Penicillin susceptibility breakpoints for Streptococcus pneumoniae and their effect on susceptibility categorisation in Germany (1997–2013)

  • M. ImöhlEmail author
  • R. R. Reinert
  • P. M. Tulkens
  • M. van der Linden


Continuous nationwide surveillance of invasive pneumococcal disease (IPD) was conducted in Germany. From July 1, 1997, to June 30, 2013, data on penicillin susceptibility were available for 20,437 isolates. 2,790 of these isolates (13.7 %) originate from patients with meningitis and 17,647 isolates (86.3 %) are from non-meningitis cases. A slight decline in isolates susceptible at 0.06 and 0.12 μg/ml can be noticed over the years. Overall, 89.1 % of the isolates had minimum inhibitory concentrations (MICs) of ≤0.015 μg/ml. In 2012/2013, the first three isolates of Streptococcus pneumoniae with MICs of 8 μg/ml were found. The application of different guidelines with other MIC breakpoints for the interpretation of penicillin resistance leads to differences in susceptibility categorisation. According to the pre-2008 Clinical and Laboratory Standards Institute (CLSI) interpretive criteria, 5.3 % of isolates overall were intermediate and 1.4 % were resistant to penicillin. Application of the 2008–2014 CLSI interpretive criteria resulted in 7.6 % resistance among meningitis cases and 0.5 % intermediate resistance in non-meningitis cases. Referring to the 2009–2014 European Committee on Antimicrobial Susceptibility Testing (EUCAST) breakpoints, 7.6 % of the isolates in the meningitis group were resistant to penicillin. In the non-meningitis group, 6.1 % of the isolates were intermediate and 0.5 % were resistant. These differences should be kept in mind when surveillance studies on pneumococcal penicillin resistance are compared.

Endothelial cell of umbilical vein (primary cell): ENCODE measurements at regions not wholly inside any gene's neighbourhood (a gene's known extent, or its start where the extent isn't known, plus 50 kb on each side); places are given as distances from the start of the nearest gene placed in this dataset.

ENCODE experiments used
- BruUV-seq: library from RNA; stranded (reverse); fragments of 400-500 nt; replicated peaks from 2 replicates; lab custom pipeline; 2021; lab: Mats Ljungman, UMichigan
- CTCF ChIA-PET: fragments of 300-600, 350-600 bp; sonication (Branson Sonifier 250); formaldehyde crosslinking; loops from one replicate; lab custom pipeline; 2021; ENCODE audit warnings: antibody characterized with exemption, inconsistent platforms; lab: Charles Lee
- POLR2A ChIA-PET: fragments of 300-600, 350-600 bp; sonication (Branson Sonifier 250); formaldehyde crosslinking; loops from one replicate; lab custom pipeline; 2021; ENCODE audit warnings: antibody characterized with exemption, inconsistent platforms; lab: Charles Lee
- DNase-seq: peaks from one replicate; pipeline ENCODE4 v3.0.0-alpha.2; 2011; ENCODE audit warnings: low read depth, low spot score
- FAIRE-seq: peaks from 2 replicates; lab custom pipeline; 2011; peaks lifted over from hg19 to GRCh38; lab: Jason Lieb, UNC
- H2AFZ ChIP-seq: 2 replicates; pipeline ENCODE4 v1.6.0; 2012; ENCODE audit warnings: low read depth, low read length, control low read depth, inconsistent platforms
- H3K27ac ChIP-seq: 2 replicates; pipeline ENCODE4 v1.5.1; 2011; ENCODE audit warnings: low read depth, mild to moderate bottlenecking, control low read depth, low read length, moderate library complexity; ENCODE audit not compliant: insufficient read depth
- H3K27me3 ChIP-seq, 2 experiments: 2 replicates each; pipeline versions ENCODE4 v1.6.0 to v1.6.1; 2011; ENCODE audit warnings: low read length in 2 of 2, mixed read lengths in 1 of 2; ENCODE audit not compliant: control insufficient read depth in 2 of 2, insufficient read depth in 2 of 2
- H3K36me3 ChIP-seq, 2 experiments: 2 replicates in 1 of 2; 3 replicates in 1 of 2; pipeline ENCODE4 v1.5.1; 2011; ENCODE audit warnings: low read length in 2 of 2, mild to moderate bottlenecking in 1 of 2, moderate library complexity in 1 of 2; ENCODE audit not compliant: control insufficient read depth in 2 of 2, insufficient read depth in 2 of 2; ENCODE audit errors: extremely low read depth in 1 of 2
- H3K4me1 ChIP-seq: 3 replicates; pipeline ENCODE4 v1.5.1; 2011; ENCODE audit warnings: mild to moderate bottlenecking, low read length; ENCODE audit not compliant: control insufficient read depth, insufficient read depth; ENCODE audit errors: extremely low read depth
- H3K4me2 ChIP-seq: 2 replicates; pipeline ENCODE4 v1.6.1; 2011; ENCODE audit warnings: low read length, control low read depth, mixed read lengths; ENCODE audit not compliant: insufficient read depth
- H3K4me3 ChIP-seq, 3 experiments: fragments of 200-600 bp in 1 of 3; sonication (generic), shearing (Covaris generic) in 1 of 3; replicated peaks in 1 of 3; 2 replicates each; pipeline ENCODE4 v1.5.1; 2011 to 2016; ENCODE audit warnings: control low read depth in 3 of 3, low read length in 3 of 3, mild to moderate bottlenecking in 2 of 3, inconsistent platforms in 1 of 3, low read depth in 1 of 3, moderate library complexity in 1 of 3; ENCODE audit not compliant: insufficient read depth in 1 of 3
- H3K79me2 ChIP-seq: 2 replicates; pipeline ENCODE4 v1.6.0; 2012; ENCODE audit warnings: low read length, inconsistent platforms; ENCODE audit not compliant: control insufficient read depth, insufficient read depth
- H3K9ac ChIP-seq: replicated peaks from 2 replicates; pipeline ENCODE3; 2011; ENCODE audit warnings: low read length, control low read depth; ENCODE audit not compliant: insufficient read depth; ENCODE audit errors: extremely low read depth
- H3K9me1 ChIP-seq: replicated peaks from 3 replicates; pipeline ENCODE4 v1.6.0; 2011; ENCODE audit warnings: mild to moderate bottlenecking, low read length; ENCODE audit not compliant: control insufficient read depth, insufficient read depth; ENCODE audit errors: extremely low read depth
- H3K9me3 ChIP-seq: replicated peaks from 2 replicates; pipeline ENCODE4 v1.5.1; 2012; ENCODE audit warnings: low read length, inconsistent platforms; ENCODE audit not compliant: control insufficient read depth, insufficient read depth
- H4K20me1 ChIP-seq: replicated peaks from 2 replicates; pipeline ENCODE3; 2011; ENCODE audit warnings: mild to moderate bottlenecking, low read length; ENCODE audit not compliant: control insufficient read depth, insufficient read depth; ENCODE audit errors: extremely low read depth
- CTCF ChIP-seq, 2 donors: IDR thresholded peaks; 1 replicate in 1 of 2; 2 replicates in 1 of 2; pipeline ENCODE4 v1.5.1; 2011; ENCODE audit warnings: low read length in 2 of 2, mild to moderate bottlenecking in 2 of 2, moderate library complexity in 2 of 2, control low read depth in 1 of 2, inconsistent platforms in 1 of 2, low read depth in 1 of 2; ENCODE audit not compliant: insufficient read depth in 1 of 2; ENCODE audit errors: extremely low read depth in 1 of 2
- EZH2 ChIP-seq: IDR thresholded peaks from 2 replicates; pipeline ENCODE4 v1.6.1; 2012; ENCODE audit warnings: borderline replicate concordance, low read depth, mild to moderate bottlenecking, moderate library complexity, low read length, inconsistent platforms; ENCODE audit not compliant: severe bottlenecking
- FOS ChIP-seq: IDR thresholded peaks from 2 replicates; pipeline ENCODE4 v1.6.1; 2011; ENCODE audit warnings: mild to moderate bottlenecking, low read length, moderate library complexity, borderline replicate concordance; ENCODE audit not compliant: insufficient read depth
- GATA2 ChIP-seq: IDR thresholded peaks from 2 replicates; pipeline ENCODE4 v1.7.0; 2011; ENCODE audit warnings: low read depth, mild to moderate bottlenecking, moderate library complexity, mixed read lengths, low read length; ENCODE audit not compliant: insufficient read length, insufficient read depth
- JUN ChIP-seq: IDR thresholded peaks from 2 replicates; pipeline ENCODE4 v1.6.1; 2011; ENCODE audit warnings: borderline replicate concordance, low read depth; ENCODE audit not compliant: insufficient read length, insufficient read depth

Meningitis Invasive Pneumococcal Disease Pneumococcal Conjugate Vaccine EUCAST Meningitis Case 
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We thank the microbiological laboratories in Germany for their co-operation and for providing the isolates. This study was supported, in part, by Wyeth Pharma GmbH/Pfizer Deutschland GmbH, Germany. We thank Stephanie Perniciaro for the proofreading of the manuscript.

Conflict of interest

Ralf R. Reinert is an employee of Pfizer Vaccines. The university of Paul M. Tulkens has received research grants and speaker’s honoraria from Cempra Pharmaceuticals, Bayer AG, GSK and AstraZeneca. Mark van der Linden has received research grants and speaker’s honoraria from Pfizer, Sanofi Pasteur MSD, MSD and GSK.


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Copyright information

© Springer-Verlag Berlin Heidelberg 2014

Authors and Affiliations

  • M. Imöhl
    • 1
    Email author
  • R. R. Reinert
    • 1
    • 2
  • P. M. Tulkens
    • 3
  • M. van der Linden
    • 1
  1. 1.Institute of Medical Microbiology, National Reference Center for StreptococciUniversity Hospital (RWTH) AachenAachenGermany
  2. 2.Specialty Care Business Unit Pfizer Inc.Pfizer VaccinesParis Cedex 14France
  3. 3.Pharmacologie Cellulaire et Moléculaire, Louvain Drug Research InstituteUniversité Catholique de LouvainBrusselsBelgium

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